As a state and a nation Pakistan has been in trouble for many years, but both now seem to be in a downward spiral. As a recent Brookings study observed, it is very difficult to predict Pakistan’s short-term future, or the impact on its neighbors, let alone the wider international community. Pakistan’s nuclear arsenal, its history of irresponsible behavior as a nuclear proliferator, the close ties between radical Islamists and Pakistan, and its continuing hostile relations with India and Afghanistan all complicate efforts to look ahead even five years, let alone to speculate about effective policies.
The present policy of focusing on internal stability while encouraging Pakistani cooperation on Afghanistan and good relations with India is probably optimal, although it is unlikely alone to bring about Pakistan’s domestic transformation. These policies will not succeed unless Pakistanis, notably in the army, soon come to terms with their decaying state, rising radicalism, feeble economy and a waning spirit of national identity.
Outsiders can point out the dangers and provide economic and even military assistance that will help on the margins, but the battle for Pakistan will be won – or lost – by Pakistanis themselves. Some proposed policies are irresponsible and others are self-defeating or impractical. Yet, a crisis precipitated by Pakistani behavior, notably a terrorist attack that originated in Pakistan – whether it was deliberate or not, may force more proactive policies. Chief among these would be increased pressure on Pakistan, or even a containment strategy.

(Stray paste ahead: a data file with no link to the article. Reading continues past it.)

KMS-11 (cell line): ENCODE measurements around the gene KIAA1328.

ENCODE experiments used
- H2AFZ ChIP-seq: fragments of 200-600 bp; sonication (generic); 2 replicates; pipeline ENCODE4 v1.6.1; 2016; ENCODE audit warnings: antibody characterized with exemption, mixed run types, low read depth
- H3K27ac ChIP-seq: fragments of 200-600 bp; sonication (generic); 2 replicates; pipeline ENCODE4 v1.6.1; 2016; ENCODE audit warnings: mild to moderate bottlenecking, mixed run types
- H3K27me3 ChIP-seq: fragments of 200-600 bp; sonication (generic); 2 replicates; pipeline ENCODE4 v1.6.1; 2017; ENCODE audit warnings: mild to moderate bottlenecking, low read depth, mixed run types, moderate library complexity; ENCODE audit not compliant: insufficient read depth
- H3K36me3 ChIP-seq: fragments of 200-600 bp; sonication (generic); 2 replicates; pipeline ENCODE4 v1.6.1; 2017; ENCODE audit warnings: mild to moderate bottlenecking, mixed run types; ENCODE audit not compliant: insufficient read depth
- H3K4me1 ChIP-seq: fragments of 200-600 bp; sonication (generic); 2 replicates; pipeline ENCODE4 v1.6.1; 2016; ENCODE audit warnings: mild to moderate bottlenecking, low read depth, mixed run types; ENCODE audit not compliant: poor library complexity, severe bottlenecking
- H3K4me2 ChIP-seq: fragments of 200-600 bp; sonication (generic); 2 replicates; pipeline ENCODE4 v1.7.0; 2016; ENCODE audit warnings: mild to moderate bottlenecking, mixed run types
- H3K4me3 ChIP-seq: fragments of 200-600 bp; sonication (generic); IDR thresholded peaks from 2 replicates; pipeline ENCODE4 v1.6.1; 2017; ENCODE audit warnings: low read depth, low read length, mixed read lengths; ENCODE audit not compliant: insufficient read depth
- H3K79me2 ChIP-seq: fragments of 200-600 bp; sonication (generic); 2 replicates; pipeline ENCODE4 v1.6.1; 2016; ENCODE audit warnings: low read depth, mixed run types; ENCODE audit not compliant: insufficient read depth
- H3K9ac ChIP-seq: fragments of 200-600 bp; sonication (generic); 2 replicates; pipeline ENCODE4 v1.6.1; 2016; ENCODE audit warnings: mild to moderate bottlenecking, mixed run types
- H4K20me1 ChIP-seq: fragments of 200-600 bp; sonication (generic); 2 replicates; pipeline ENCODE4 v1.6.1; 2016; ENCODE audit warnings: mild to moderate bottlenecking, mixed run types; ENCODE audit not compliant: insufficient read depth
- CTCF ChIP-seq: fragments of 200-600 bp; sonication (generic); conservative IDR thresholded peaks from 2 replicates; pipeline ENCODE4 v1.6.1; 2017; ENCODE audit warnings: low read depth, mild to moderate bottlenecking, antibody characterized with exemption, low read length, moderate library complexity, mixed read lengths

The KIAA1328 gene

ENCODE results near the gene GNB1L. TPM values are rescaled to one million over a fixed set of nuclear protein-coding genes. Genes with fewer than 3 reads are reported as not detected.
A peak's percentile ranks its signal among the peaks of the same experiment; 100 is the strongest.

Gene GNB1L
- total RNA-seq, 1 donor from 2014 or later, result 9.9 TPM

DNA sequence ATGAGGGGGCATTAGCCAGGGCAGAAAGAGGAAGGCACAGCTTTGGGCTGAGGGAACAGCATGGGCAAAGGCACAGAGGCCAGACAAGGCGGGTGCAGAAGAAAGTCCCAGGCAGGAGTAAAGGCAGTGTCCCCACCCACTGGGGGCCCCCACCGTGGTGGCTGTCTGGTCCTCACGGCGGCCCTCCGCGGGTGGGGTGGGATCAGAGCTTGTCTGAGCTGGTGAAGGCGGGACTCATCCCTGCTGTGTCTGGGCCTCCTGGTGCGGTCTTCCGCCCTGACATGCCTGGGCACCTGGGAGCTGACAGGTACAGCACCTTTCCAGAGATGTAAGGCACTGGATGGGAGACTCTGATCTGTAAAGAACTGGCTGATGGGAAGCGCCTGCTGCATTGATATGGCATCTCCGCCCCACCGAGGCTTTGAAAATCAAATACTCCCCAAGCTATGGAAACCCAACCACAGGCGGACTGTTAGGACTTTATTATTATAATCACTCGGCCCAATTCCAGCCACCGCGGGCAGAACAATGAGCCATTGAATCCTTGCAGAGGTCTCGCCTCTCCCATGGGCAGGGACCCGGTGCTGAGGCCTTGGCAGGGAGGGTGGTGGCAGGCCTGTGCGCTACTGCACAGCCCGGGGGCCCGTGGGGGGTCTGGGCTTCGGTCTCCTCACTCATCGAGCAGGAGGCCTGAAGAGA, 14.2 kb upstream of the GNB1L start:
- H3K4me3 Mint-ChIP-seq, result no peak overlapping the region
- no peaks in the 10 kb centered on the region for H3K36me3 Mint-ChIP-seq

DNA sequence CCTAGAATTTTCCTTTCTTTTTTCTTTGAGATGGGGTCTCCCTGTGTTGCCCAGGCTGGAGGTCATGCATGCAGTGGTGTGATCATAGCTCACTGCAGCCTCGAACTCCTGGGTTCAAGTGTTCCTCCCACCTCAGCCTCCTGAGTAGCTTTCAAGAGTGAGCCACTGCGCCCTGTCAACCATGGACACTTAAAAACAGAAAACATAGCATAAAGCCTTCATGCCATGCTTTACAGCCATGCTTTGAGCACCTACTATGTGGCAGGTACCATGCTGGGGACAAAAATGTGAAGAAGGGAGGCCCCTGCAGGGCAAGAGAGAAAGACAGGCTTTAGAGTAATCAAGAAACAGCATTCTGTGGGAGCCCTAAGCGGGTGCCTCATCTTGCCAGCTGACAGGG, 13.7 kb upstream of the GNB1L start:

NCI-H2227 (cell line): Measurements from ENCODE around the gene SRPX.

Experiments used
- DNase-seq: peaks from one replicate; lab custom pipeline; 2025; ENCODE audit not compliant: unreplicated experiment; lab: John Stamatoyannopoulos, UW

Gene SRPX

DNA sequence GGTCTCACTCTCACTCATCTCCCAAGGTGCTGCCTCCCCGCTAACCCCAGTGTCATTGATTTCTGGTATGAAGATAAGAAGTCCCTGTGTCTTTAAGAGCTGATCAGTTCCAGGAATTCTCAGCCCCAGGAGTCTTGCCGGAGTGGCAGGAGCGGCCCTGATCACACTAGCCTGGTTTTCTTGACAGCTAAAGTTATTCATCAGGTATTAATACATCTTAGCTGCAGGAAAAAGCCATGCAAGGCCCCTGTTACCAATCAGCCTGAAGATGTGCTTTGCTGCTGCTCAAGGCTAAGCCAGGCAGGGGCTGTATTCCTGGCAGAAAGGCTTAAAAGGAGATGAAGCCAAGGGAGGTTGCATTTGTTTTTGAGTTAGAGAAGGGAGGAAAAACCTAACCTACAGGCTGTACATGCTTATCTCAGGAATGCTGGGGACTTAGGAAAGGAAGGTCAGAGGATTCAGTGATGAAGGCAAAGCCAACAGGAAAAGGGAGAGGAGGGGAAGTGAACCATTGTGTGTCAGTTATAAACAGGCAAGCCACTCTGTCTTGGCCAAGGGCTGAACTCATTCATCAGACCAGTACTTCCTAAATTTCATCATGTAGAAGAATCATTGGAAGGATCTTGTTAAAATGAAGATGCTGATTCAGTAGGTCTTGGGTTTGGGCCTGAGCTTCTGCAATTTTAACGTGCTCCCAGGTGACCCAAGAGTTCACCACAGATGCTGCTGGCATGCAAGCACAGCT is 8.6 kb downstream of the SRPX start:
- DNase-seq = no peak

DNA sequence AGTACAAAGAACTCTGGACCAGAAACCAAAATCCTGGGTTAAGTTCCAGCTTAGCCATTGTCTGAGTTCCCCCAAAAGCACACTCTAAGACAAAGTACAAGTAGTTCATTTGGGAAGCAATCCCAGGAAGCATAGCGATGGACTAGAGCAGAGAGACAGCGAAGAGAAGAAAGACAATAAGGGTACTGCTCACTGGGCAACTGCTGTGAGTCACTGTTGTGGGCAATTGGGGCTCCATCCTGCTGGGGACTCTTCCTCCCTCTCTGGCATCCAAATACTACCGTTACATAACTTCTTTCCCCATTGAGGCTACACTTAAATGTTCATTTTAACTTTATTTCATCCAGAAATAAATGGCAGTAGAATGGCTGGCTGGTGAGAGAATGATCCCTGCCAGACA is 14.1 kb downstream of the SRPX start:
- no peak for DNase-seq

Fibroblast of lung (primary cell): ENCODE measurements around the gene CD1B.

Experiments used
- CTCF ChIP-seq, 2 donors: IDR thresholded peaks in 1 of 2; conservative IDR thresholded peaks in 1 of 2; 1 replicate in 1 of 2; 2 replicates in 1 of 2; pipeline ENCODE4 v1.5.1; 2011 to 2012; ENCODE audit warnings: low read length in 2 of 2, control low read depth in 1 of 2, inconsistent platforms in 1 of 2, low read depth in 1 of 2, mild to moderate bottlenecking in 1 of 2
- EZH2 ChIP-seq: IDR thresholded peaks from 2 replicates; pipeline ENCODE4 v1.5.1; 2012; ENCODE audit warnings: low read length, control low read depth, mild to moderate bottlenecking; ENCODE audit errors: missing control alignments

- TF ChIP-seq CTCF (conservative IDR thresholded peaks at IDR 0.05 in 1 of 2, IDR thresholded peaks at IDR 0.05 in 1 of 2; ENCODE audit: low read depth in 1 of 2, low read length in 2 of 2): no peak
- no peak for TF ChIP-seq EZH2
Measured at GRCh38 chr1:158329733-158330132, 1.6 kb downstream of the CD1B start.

[F]or Netanyahu, the point isn't so much 'to get to the deal with Palestinians, but to change the parameters and include the Arab states. That would be good for Israel if there is a deal with Palestinians, and it would be good for Israel if there isn't a deal.'